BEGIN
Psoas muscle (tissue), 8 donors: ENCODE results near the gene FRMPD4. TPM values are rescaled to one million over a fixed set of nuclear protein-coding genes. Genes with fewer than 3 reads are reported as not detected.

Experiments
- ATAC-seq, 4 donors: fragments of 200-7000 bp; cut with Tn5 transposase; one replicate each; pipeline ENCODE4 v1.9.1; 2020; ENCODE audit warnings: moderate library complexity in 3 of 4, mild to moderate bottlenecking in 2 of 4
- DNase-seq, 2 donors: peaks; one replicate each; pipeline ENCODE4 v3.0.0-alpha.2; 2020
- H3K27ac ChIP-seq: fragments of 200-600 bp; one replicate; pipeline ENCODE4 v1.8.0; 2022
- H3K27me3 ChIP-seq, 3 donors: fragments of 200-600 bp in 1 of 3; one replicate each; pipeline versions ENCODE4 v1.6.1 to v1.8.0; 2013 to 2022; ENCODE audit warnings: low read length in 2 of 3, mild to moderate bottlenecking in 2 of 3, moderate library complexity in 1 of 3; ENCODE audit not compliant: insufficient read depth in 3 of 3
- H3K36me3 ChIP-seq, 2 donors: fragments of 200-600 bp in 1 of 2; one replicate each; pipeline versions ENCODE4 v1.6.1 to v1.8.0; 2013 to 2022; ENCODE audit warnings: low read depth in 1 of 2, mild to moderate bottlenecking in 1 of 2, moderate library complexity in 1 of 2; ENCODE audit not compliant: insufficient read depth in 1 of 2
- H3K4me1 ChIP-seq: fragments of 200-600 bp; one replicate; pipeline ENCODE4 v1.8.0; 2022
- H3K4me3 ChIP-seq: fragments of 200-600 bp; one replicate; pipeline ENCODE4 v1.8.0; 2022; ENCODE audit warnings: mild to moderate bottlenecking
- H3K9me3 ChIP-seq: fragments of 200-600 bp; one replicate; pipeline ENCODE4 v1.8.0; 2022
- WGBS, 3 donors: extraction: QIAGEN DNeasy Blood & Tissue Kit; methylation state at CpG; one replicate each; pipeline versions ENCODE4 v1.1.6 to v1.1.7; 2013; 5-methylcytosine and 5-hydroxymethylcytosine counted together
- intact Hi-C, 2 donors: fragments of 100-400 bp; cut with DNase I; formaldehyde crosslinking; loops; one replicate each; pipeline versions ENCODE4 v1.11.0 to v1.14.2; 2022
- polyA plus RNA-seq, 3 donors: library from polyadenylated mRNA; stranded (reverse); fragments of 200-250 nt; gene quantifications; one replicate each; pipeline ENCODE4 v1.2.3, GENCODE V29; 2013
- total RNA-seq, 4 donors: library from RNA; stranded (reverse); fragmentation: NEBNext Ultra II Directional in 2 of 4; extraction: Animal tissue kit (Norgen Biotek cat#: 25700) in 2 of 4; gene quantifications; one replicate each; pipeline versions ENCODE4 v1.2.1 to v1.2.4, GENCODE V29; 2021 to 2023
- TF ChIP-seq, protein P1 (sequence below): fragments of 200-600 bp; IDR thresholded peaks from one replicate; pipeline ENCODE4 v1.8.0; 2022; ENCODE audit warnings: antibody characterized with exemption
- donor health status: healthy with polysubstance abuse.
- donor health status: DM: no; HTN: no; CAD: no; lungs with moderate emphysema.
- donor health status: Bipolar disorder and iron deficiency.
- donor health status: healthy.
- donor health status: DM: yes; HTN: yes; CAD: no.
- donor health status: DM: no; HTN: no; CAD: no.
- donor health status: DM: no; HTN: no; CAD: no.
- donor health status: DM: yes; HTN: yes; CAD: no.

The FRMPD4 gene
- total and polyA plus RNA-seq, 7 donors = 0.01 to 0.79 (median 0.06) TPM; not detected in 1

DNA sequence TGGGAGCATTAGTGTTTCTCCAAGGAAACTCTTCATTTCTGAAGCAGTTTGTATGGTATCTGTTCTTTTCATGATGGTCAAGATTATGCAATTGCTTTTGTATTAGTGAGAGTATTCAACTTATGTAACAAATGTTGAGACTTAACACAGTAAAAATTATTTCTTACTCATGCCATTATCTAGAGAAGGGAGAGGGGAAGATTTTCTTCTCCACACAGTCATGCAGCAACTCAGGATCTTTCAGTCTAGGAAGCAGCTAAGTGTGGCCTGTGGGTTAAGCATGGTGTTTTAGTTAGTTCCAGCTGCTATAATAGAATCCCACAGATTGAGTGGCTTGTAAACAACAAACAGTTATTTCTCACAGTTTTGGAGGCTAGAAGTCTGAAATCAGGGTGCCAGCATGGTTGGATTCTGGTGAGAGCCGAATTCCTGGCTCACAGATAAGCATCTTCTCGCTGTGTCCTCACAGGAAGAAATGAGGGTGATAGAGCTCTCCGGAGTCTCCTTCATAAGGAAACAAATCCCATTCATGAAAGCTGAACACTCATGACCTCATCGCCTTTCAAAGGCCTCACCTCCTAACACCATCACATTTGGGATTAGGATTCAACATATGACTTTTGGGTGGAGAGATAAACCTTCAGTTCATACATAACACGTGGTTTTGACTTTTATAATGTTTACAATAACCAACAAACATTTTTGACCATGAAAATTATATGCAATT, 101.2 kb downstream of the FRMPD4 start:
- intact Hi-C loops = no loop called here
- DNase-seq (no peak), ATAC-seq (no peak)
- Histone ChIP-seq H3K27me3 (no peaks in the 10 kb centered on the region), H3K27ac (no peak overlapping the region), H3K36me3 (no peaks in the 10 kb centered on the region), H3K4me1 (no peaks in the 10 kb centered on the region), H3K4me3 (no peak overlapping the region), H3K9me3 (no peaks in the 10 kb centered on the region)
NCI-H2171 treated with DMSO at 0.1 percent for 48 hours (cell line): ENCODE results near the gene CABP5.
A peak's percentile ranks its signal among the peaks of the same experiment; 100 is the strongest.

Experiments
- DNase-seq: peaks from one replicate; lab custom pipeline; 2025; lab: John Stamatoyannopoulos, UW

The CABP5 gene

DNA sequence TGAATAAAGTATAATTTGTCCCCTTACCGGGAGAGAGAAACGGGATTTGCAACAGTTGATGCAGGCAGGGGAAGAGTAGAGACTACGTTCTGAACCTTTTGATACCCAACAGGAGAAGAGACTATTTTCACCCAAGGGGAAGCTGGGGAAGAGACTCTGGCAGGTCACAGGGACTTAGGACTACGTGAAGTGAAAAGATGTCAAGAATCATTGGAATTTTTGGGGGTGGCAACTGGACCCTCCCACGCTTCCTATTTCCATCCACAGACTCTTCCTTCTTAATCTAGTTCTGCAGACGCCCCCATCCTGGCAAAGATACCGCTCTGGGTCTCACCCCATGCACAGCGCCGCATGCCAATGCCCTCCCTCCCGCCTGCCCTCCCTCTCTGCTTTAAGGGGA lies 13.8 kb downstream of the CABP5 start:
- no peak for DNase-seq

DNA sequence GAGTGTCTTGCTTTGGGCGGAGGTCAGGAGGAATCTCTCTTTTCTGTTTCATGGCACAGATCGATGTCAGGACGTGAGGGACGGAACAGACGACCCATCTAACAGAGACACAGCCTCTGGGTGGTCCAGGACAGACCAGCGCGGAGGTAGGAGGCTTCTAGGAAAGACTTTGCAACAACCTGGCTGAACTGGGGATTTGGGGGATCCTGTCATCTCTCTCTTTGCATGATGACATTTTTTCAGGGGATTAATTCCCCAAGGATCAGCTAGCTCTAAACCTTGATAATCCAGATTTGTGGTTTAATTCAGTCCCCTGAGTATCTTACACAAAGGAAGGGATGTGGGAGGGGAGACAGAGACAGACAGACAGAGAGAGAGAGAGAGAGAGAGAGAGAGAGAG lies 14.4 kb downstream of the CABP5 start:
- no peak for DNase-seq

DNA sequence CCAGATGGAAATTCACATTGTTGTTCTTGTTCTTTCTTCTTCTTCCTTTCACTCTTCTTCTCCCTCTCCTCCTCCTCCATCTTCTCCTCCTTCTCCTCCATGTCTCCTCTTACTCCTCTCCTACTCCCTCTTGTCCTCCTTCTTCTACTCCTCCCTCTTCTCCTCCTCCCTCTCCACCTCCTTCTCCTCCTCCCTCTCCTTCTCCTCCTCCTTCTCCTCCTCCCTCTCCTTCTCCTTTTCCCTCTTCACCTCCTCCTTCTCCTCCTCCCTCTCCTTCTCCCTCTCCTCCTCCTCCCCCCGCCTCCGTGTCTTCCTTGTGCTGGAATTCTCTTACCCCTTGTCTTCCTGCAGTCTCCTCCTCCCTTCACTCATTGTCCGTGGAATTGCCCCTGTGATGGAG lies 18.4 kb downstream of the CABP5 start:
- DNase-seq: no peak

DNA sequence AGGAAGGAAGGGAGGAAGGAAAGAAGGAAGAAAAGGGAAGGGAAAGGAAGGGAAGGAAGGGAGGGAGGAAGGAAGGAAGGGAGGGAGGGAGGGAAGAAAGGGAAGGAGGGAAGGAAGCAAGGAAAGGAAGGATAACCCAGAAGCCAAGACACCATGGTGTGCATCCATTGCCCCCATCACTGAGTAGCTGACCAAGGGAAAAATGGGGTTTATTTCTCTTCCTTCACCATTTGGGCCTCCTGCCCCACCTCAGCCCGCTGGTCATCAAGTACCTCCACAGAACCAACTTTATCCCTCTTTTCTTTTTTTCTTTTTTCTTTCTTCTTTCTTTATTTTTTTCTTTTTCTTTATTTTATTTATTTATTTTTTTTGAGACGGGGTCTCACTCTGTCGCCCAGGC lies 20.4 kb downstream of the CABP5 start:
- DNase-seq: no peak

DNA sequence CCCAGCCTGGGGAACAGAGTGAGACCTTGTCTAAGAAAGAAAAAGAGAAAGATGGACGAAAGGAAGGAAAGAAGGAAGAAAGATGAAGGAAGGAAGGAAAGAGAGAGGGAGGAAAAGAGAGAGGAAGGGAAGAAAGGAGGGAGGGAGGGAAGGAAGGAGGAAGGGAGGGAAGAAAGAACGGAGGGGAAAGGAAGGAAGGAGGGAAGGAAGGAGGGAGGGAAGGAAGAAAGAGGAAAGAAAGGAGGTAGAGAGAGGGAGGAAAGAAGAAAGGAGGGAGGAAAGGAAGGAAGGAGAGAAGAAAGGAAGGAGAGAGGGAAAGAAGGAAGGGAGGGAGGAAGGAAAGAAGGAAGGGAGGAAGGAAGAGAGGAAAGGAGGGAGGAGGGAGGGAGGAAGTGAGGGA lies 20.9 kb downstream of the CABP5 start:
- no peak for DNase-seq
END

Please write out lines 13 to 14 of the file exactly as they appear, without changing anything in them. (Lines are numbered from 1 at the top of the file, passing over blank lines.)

- polyA plus RNA-seq, 3 donors: library from polyadenylated mRNA; stranded (reverse); fragments of 200-250 nt; gene quantifications; one replicate each; pipeline ENCODE4 v1.2.3, GENCODE V29; 2013
- total RNA-seq, 4 donors: library from RNA; stranded (reverse); fragmentation: NEBNext Ultra II Directional in 2 of 4; extraction: Animal tissue kit (Norgen Biotek cat#: 25700) in 2 of 4; gene quantifications; one replicate each; pipeline versions ENCODE4 v1.2.1 to v1.2.4, GENCODE V29; 2021 to 2023